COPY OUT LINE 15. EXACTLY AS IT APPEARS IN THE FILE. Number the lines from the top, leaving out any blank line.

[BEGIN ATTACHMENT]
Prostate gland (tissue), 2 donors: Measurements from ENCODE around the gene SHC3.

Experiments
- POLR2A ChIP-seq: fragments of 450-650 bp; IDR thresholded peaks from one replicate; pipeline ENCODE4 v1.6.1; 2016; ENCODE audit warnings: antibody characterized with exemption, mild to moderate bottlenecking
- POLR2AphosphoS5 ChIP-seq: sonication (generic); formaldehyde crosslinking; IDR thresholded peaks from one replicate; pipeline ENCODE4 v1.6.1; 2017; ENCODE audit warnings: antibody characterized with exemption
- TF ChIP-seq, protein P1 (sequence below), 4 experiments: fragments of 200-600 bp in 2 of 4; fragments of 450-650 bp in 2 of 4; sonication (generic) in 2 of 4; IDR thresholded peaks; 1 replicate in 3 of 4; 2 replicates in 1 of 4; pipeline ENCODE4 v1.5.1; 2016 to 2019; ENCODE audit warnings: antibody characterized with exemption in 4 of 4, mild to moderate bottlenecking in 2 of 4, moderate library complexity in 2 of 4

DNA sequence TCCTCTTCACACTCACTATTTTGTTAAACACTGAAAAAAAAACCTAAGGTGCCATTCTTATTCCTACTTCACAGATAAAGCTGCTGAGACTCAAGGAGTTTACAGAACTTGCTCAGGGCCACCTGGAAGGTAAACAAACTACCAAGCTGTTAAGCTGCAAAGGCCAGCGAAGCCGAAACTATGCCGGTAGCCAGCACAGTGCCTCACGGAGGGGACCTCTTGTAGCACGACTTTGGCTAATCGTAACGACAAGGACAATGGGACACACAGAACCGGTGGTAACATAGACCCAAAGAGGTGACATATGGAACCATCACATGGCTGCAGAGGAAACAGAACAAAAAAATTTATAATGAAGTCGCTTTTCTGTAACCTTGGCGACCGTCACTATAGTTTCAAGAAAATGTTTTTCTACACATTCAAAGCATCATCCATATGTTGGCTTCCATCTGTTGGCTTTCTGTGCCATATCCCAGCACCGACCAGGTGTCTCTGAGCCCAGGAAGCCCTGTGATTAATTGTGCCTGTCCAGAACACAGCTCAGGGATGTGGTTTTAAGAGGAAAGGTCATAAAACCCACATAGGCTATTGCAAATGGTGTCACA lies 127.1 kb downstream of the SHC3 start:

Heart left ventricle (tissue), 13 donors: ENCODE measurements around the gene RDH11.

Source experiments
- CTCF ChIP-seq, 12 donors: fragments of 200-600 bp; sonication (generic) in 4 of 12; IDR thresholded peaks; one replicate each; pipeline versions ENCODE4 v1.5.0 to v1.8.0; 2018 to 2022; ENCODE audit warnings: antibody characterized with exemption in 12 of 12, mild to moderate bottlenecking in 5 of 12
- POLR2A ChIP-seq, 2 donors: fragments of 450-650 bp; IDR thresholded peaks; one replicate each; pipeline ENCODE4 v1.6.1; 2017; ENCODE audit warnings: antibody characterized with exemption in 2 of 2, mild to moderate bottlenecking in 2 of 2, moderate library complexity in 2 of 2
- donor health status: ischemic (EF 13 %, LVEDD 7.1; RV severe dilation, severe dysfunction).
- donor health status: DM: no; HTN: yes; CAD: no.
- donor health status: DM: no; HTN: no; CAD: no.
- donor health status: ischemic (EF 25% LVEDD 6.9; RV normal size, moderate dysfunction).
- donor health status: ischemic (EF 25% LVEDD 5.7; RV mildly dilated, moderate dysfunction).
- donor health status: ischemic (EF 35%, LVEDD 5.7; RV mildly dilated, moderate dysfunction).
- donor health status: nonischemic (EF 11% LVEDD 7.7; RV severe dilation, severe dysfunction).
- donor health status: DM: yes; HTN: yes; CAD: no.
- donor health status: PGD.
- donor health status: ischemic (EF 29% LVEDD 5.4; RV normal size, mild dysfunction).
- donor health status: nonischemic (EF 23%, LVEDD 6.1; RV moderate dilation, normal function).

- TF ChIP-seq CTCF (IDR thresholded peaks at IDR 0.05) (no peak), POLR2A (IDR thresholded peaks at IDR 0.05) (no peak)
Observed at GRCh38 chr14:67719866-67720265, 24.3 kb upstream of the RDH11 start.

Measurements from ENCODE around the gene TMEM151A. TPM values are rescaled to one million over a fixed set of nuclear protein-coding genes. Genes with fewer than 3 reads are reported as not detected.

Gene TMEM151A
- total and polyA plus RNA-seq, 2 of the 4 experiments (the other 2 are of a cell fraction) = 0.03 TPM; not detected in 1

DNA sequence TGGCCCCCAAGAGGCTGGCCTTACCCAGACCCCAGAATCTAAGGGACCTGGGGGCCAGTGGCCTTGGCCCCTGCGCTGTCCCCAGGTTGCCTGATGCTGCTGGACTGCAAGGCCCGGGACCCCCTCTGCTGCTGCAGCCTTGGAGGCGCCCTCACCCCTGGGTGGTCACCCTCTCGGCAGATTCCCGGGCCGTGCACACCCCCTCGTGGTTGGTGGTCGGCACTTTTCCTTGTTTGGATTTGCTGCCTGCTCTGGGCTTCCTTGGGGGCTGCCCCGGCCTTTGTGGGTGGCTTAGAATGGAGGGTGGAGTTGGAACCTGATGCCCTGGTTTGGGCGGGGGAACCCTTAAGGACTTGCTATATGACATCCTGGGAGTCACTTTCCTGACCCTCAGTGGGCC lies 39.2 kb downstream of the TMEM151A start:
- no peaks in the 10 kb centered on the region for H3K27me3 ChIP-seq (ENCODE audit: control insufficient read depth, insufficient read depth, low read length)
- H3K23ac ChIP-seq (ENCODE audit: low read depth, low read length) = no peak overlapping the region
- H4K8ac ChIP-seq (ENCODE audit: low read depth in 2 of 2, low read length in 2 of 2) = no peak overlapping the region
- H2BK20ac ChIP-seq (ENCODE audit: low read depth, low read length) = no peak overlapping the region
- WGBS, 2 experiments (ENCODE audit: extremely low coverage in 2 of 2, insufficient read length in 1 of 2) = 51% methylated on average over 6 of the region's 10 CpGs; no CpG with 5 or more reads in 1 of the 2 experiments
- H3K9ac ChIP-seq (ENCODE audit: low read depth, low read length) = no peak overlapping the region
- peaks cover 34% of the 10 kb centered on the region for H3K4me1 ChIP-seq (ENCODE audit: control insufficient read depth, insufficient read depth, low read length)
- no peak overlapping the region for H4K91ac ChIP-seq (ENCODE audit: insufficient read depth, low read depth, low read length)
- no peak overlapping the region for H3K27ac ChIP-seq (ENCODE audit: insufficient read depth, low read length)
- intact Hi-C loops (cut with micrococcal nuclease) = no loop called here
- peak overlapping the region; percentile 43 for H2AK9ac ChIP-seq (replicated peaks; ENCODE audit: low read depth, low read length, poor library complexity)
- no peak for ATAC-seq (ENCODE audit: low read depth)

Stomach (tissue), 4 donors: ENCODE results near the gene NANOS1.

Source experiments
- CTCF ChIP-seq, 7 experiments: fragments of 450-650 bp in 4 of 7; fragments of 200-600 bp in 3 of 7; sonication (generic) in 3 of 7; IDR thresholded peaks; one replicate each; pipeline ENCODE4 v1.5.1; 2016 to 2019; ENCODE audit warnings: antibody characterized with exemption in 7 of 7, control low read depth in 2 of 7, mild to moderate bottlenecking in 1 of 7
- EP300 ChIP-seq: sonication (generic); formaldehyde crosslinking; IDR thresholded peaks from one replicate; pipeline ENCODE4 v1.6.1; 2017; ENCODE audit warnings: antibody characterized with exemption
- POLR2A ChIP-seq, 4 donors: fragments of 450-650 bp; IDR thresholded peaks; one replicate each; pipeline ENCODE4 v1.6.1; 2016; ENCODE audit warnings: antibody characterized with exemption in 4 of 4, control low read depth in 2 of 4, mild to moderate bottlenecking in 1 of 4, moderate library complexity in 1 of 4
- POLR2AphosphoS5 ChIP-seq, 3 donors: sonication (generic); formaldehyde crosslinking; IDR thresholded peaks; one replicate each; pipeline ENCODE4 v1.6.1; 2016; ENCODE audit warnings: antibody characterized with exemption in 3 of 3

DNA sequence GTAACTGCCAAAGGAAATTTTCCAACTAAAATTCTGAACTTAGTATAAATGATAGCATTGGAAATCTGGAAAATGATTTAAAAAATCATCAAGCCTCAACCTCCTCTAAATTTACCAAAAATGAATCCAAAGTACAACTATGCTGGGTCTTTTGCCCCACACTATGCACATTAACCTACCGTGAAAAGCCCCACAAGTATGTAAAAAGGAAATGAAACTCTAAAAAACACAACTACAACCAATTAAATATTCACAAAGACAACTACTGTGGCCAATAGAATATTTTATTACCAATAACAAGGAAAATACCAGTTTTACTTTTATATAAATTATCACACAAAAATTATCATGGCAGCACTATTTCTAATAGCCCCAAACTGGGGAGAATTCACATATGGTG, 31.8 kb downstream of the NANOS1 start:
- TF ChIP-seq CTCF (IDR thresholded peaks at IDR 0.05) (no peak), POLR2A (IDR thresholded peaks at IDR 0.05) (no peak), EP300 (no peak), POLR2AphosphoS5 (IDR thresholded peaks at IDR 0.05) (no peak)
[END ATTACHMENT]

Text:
- donor health status: ischemic (EF 25% LVEDD 5.7; RV mildly dilated, moderate dysfunction).